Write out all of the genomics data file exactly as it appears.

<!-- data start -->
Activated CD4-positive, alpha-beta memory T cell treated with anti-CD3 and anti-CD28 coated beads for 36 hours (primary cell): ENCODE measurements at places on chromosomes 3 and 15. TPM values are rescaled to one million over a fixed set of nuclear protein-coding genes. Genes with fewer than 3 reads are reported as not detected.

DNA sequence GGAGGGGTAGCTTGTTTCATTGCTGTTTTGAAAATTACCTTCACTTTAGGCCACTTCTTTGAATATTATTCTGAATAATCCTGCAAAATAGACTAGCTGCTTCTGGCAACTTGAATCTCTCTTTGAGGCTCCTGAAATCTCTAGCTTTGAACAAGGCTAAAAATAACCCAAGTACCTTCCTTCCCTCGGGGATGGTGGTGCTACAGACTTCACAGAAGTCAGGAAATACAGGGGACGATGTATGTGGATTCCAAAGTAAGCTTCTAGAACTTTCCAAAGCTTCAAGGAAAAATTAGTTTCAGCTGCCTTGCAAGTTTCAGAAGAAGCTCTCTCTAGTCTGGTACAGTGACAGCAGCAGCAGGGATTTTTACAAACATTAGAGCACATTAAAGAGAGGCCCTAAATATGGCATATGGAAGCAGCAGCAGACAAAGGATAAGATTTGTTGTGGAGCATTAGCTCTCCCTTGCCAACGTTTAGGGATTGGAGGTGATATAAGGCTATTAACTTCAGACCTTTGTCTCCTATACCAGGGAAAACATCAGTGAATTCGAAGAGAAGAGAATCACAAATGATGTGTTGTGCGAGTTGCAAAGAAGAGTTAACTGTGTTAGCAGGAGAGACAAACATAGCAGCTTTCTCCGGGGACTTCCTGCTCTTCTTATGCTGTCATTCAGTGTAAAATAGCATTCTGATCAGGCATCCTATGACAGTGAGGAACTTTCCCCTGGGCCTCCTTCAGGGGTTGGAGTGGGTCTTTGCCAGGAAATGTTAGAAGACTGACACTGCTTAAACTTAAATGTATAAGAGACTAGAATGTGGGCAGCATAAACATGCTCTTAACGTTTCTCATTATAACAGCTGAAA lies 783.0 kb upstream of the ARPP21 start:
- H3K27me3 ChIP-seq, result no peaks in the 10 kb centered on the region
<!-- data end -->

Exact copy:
Activated CD4-positive, alpha-beta memory T cell treated with anti-CD3 and anti-CD28 coated beads for 36 hours (primary cell): ENCODE measurements at places on chromosomes 3 and 15. TPM values are rescaled to one million over a fixed set of nuclear protein-coding genes. Genes with fewer than 3 reads are reported as not detected.

DNA sequence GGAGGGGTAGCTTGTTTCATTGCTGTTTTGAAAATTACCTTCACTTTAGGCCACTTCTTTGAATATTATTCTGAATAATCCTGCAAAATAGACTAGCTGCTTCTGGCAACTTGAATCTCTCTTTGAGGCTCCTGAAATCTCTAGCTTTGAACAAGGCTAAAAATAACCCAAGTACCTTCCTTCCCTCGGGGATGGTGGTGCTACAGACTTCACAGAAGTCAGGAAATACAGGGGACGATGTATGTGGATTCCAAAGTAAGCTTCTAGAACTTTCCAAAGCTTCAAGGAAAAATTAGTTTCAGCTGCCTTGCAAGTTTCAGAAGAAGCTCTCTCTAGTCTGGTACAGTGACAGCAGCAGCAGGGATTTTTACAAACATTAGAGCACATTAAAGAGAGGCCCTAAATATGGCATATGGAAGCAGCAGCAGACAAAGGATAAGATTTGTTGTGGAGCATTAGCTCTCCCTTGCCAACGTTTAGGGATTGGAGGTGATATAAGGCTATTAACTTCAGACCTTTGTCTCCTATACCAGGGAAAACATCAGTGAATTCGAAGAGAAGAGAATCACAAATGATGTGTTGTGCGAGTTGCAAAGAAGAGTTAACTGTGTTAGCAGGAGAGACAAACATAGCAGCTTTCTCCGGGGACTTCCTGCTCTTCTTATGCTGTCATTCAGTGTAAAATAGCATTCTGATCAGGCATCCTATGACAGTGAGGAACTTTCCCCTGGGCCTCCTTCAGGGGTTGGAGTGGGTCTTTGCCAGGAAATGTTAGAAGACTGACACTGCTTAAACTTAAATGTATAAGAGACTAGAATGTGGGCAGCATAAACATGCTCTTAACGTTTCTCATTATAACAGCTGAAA lies 783.0 kb upstream of the ARPP21 start:
- H3K27me3 ChIP-seq, result no peaks in the 10 kb centered on the region